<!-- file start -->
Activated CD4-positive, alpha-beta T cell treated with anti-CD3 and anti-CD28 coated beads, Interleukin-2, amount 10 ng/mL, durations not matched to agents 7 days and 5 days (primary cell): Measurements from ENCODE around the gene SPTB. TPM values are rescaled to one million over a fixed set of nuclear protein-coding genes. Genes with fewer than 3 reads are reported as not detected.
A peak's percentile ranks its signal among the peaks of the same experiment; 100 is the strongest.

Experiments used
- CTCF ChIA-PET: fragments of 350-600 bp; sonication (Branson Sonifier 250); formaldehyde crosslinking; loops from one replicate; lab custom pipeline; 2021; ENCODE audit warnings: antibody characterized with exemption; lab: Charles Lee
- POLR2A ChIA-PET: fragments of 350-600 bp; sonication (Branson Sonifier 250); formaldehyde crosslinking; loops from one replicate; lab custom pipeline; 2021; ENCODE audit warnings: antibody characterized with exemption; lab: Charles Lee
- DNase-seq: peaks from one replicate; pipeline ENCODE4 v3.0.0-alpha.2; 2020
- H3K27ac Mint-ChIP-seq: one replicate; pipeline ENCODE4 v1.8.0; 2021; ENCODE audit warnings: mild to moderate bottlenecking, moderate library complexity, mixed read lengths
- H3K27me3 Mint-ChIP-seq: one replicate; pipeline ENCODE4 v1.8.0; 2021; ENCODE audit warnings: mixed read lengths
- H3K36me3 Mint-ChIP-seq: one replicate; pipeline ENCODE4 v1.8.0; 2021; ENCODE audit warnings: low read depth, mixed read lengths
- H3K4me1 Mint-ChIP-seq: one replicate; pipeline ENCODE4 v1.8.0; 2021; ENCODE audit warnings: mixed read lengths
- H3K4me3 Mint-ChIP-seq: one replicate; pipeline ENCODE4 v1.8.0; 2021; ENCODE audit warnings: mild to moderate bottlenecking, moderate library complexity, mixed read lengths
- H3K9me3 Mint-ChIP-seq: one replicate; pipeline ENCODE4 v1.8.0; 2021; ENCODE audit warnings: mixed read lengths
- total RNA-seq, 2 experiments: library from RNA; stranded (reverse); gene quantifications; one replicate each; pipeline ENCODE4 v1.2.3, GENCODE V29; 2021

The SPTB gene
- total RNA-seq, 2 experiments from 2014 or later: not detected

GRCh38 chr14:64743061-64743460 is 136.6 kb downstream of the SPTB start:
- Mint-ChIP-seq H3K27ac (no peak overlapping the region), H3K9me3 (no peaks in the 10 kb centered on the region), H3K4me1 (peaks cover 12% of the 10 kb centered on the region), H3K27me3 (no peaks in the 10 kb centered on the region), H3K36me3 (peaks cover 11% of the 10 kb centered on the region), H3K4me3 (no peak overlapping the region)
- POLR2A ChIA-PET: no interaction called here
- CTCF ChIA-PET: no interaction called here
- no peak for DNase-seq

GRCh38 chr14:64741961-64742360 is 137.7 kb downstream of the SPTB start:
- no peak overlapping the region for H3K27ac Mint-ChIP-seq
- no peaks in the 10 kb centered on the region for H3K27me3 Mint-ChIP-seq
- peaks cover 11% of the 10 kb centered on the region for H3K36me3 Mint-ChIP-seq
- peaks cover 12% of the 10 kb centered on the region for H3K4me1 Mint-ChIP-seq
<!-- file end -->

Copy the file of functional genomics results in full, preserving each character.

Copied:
Activated CD4-positive, alpha-beta T cell treated with anti-CD3 and anti-CD28 coated beads, Interleukin-2, amount 10 ng/mL, durations not matched to agents 7 days and 5 days (primary cell): Measurements from ENCODE around the gene SPTB. TPM values are rescaled to one million over a fixed set of nuclear protein-coding genes. Genes with fewer than 3 reads are reported as not detected.
A peak's percentile ranks its signal among the peaks of the same experiment; 100 is the strongest.

Experiments used
- CTCF ChIA-PET: fragments of 350-600 bp; sonication (Branson Sonifier 250); formaldehyde crosslinking; loops from one replicate; lab custom pipeline; 2021; ENCODE audit warnings: antibody characterized with exemption; lab: Charles Lee
- POLR2A ChIA-PET: fragments of 350-600 bp; sonication (Branson Sonifier 250); formaldehyde crosslinking; loops from one replicate; lab custom pipeline; 2021; ENCODE audit warnings: antibody characterized with exemption; lab: Charles Lee
- DNase-seq: peaks from one replicate; pipeline ENCODE4 v3.0.0-alpha.2; 2020
- H3K27ac Mint-ChIP-seq: one replicate; pipeline ENCODE4 v1.8.0; 2021; ENCODE audit warnings: mild to moderate bottlenecking, moderate library complexity, mixed read lengths
- H3K27me3 Mint-ChIP-seq: one replicate; pipeline ENCODE4 v1.8.0; 2021; ENCODE audit warnings: mixed read lengths
- H3K36me3 Mint-ChIP-seq: one replicate; pipeline ENCODE4 v1.8.0; 2021; ENCODE audit warnings: low read depth, mixed read lengths
- H3K4me1 Mint-ChIP-seq: one replicate; pipeline ENCODE4 v1.8.0; 2021; ENCODE audit warnings: mixed read lengths
- H3K4me3 Mint-ChIP-seq: one replicate; pipeline ENCODE4 v1.8.0; 2021; ENCODE audit warnings: mild to moderate bottlenecking, moderate library complexity, mixed read lengths
- H3K9me3 Mint-ChIP-seq: one replicate; pipeline ENCODE4 v1.8.0; 2021; ENCODE audit warnings: mixed read lengths
- total RNA-seq, 2 experiments: library from RNA; stranded (reverse); gene quantifications; one replicate each; pipeline ENCODE4 v1.2.3, GENCODE V29; 2021

The SPTB gene
- total RNA-seq, 2 experiments from 2014 or later: not detected

GRCh38 chr14:64743061-64743460 is 136.6 kb downstream of the SPTB start:
- Mint-ChIP-seq H3K27ac (no peak overlapping the region), H3K9me3 (no peaks in the 10 kb centered on the region), H3K4me1 (peaks cover 12% of the 10 kb centered on the region), H3K27me3 (no peaks in the 10 kb centered on the region), H3K36me3 (peaks cover 11% of the 10 kb centered on the region), H3K4me3 (no peak overlapping the region)
- POLR2A ChIA-PET: no interaction called here
- CTCF ChIA-PET: no interaction called here
- no peak for DNase-seq

GRCh38 chr14:64741961-64742360 is 137.7 kb downstream of the SPTB start:
- no peak overlapping the region for H3K27ac Mint-ChIP-seq
- no peaks in the 10 kb centered on the region for H3K27me3 Mint-ChIP-seq
- peaks cover 11% of the 10 kb centered on the region for H3K36me3 Mint-ChIP-seq
- peaks cover 12% of the 10 kb centered on the region for H3K4me1 Mint-ChIP-seq